The state support for cat welfare has been carried forward. In 2004, an animal protection law was passed in Turkey, along with state policies to catch, neuter and release cats or alternatively, put up for adoption. On the other side, dogs are seen as stray animals and looked down upon, in an inversion of most Western puppy-loving tradition. Turkish citizens do not hesitate when it comes to caring for cats. A few decades earlier, Istanbul witnessed high migration from the countryside that led to a population explosion. To accommodate the incoming citizens, ‘gecekondu’ meaning ‘built overnight’ cheap houses sprang up. Due to high discomfort in urban spaces, cats were taken care of in the pockets of the city.
Legal action ensures that cats survive in the city without any hassles. However, the concern goes deeper than institutional law. Turkey has a cat culture of its own. The animal stands for a symbolic representation of the Turks themselves, a luxury-loving community. Turkish citizen Ozgur Kantemir who lives in Ankara and own eight cats said in a statement “Cats are lazy anarchists, and this might be one reason why they conform to us just fine in big cities.” Hotels in Istanbul are named after the animal, one such being called the Stray Cat. In the city’s Cihangir district, cats are equalled to customers when they sit with humans and sleep on chairs, tents, and porches. Not only that, Turkish culture celebrates the presence of cats by decorating dishes and clothes with cat imagery. People place bowls of food and water on the streets, let cats sleep on their porches and feel responsible for their welfare. Seems like the four-legged animal has become the objective correlative for the lifestyle that Turkish citizens indulge in, that of luxury and queenly demeanour.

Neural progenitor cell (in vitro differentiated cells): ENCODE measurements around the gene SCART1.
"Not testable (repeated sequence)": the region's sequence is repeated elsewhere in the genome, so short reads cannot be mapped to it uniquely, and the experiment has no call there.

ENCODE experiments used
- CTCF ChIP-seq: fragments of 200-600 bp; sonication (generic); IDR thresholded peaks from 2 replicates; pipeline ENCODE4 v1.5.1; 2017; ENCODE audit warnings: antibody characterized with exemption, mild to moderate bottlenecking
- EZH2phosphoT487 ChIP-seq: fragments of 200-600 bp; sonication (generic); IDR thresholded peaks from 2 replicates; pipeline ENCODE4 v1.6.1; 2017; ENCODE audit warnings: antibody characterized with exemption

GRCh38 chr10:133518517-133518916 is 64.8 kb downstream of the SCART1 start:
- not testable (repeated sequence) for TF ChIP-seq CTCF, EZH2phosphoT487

Glamourising felines globally
Istanbul’s cat stories are infamous across social media and pop culture. From pages like “Humans of New York” where people tell heartfelt stories about themselves, Facebook also has a “Cats of Istanbul” page with over 66,000 followers, and on Instagram, photographic sceneries depict felines in picturesque frames. Apparently, cats are superstars for Turkish directors as well. Ceyda Torun’s documentary Kedi opened up in Turkey in 2016 and the US in February 2017. The movie has been listed as the top ten films of 2017 by Time magazine. The movie depicts the lives of thousands of cats who live on the streets of Turkey and interviews with people who are either involved in adoption or in caring for them. The film bagged two awards in its kitty in the same year.
Such combined efforts not only reflect the cat culture peculiar to Turkey but as the common saying goes “art not only reflects but refracts culture”. Media productions, films and cultural goods that depict cats in all their glory contribute in not just showing the world the same, but also creating a medium through which we associate felines and Turkey and thus render the former symbolic of the country.
Featured Image Source: VisualHunt